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You are here: MEDICA Portal. Part II: Cancer Screening. Skin.

Little Certainty with Risks (Part 2)

Little Certainty with Risks (Part 2)

Part 2: Swapping Risks


Also the risks connected to the examinations themselves are often not communicated appropriately: „A colonoscopy is a highly invasive intervention, very uncomfortable and its potential for damage is quite high“, Jørgensen says. According to the Danish scientist people die in very rare cases, for example due to complications arising from an accidental perforation of the intestine. Sometimes bleeding occurs after removing a benign polyp and the sedation during the examination may give rise to complications in elderly people. In Denmark, colonoscopy is not going to be used as a first line screening program because "the evidence on benefits from it is too poor."

Christian Pox confirms that no direct proof from a randomised trial exists for any benefits of this screening. However, the head of department at the Ruhr-University Bochum says that there were many indirect indications. Experts believe that the test for occult blood in the stool decreased the occurrence of colorectal cancer by 30 percent because a positive test result was always followed by a colonoscopy. „If one acts on the assumption that only carcinoma were found with the help of the stool test it should be possible to reduce the cancer rate by 60 to 90 percent with a routine colonoscopy“, the gastroenterologist says, who also is part of the scientific advisory council on preventive colonoscopy.

These theoretical considerations are partly the basis for implementing colonoscopy screening in Germany at the end of 2002. The sceptic Jorgensen, however, points out: „It does not matter which medical intervention we are talking about: It is never sufficient to concentrate solely on the benefits. One always has to consider the risks, too.“ Also Pox points out: „Colonoscopy is a good thing, but it is not perfect.“

No proof for benefits of skin cancer screening

On 1 July 2008, screening for skin cancer was introduced in Germany - the only country in the whole world to do so despite the fact that so far not one controlled randomised study was undertaken to prove a benefit of such a measure. Now any insured over the age of 35 has the right to get their skin examined every two years by a practitioner or dermatologist searching for any suspicious changes. The chairman of the Federal Joint Committee (G-BA), the highest panel in the German public health sector, Rainer Hess recently said in the political magazine Der Spiegel, that the public pressure had been enormous. "Dermatologists had been pointing out the problem for years and the media were willing to stoke fears concerning skin cancer. Against this background, also the willingness of Association of Statutory Health Insurance Physicians increased to support the screening despite small evidence."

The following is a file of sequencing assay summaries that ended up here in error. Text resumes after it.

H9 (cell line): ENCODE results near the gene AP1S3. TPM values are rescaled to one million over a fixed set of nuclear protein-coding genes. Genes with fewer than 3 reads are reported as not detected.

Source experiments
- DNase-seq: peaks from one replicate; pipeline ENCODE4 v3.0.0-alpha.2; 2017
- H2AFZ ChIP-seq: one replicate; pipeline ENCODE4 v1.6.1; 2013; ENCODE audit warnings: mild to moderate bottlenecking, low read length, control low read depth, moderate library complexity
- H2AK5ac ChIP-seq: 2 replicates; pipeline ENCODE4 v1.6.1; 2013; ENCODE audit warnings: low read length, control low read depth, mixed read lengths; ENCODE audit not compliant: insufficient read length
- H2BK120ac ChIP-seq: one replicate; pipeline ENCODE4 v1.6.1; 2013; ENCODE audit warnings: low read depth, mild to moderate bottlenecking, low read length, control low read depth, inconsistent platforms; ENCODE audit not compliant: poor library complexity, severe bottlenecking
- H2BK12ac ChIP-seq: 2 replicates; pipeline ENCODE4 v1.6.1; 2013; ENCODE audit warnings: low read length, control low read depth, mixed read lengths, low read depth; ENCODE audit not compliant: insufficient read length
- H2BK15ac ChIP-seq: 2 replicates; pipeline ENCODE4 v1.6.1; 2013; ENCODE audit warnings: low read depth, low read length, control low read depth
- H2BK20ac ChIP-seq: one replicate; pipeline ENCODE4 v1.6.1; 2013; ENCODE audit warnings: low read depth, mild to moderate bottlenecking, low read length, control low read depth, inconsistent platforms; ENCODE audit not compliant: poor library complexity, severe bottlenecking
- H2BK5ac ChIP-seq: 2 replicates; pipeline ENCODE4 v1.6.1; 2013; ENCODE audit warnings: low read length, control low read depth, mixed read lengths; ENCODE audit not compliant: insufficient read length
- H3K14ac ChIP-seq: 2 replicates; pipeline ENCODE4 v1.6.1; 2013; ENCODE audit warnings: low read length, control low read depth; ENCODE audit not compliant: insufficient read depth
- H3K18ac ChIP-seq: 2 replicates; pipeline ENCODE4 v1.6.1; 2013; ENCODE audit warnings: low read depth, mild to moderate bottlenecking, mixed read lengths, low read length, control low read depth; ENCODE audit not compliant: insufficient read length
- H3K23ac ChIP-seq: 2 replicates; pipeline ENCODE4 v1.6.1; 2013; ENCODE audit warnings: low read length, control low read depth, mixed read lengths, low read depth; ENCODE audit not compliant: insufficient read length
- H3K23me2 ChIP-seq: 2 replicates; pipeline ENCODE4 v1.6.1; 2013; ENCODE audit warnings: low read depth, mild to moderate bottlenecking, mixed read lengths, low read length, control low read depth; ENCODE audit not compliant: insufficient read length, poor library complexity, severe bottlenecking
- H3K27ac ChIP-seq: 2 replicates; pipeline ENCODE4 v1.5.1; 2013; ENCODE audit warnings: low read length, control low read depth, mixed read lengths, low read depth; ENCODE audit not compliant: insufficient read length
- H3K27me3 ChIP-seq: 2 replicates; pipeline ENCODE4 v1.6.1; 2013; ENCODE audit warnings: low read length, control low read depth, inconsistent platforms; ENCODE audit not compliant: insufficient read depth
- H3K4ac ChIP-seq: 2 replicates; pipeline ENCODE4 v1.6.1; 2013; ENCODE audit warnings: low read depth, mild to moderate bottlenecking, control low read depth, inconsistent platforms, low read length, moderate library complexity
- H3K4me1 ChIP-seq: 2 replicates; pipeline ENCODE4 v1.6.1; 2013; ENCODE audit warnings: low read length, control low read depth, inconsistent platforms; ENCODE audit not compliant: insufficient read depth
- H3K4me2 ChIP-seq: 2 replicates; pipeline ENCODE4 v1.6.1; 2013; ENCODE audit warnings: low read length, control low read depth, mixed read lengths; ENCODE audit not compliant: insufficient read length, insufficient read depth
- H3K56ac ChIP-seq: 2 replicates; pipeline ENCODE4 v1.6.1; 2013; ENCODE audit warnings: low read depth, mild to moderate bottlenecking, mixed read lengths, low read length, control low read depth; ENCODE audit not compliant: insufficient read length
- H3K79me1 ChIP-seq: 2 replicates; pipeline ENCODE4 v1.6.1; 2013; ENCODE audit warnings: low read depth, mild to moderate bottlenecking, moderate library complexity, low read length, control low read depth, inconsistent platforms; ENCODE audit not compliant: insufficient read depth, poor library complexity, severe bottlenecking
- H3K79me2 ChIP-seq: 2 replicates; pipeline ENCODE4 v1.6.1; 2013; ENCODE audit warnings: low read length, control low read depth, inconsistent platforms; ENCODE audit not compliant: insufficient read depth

Klaus Koch, scientific author of two books that are concerned with the benefits and risks of screenings says: „Fear is being induced in order to ease it again through a screening.“ Data from the US, for example, show that the risk of getting a melanoma is about two percent for men and a little more than one percent for women. The risk to die of it is even smaller than one percent. „Both the threat of contracting a cancer and the benefit of a screening is often overestimated“, Koch says.

Moreover, Koch stresses that the skin cancer screening concentrates on a health problem that is compared to other problems rather small. Indeed, screening for skin cancer may cost public insurances a few hundred million Euros per year since 45 million German citizens are entitled for this examination. A lot of cash for times where money is short. „We should also consider the question how much money is spent on what measure“, Koch says. „The money could ultimately be used for other things.“

The patients' interests, however, are different ones: they want to protect their health and believe that they can decrease their risk of dying of cancer with routine examinations. But Koch raises concerns: „When somebody participates in screening they should be aware of the fact that you may reduce a risk but at the same time enter new risks. You are swapping risks.“ Even though the potential for harm in skin cancer screening is not particularly high, all patients always need to be totally informed about all benefits and most important all risks.

Standards on communication may help here, standards that are to be followed by organisations and doctors. The German Network for Evidence Based Medicine in Berlin - a non-profit organisation for the advancement of public health care in Berlin prepared such criteria last year that should aid in the creation of patient information for examinations in terms of cancer screenings. One of the minimum requirements is: „In order to assess the benefits of a measure, those interested, on one hand, need unbiased information on how high the risk is to contract a specific cancer or to die of it; on the other hand they need information on how high these risks are despite screening.“ Therefore, it may be sensible in the end to decide to participate in a screening program and it may just the same be sensible to decide against it.

Wiebke Heiss/MEDICA.de

- Part 1: Little Certainty with Risks
- Part 2: Swapping Risks

 
 

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